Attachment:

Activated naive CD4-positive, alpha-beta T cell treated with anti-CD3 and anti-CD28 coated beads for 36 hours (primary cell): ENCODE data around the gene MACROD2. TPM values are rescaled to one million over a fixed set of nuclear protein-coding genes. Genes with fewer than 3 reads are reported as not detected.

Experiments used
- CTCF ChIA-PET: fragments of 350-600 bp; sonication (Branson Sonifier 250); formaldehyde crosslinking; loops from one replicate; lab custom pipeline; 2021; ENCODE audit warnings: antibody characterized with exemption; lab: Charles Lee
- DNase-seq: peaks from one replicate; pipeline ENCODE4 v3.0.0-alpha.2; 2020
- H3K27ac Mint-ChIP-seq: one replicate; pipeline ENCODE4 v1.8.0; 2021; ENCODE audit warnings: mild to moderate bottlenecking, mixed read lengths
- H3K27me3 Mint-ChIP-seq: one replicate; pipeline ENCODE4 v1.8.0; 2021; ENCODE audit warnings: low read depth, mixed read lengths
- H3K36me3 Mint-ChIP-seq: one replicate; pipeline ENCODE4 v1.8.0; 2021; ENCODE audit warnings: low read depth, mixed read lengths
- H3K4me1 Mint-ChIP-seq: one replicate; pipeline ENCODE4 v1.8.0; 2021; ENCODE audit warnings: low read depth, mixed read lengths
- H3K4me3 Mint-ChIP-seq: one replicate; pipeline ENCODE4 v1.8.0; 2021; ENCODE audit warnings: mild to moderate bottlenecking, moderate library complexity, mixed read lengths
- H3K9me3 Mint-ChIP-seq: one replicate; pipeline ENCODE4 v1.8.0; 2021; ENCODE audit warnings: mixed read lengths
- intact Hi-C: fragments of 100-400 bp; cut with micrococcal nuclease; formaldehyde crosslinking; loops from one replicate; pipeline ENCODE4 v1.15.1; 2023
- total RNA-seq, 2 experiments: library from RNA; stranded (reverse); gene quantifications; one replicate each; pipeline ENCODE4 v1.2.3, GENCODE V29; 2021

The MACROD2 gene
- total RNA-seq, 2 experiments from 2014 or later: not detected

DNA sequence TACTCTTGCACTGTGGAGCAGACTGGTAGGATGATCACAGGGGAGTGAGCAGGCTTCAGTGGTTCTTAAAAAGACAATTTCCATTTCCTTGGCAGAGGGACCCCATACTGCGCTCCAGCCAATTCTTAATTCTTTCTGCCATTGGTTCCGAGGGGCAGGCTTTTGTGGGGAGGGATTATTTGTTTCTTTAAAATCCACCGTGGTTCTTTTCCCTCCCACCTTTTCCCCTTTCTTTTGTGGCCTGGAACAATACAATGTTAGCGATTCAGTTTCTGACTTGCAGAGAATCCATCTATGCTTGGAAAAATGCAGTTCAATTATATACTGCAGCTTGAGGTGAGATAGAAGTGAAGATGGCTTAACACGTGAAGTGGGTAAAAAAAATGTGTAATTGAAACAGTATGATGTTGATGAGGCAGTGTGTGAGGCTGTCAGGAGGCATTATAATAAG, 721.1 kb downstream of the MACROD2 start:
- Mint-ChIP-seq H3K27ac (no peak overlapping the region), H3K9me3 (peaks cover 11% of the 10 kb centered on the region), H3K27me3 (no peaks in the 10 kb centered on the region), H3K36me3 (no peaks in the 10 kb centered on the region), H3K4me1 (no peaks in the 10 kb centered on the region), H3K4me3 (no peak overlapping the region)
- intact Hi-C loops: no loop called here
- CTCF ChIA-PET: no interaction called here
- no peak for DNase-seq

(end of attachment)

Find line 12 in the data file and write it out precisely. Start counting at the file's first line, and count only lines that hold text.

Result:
- total RNA-seq, 2 experiments: library from RNA; stranded (reverse); gene quantifications; one replicate each; pipeline ENCODE4 v1.2.3, GENCODE V29; 2021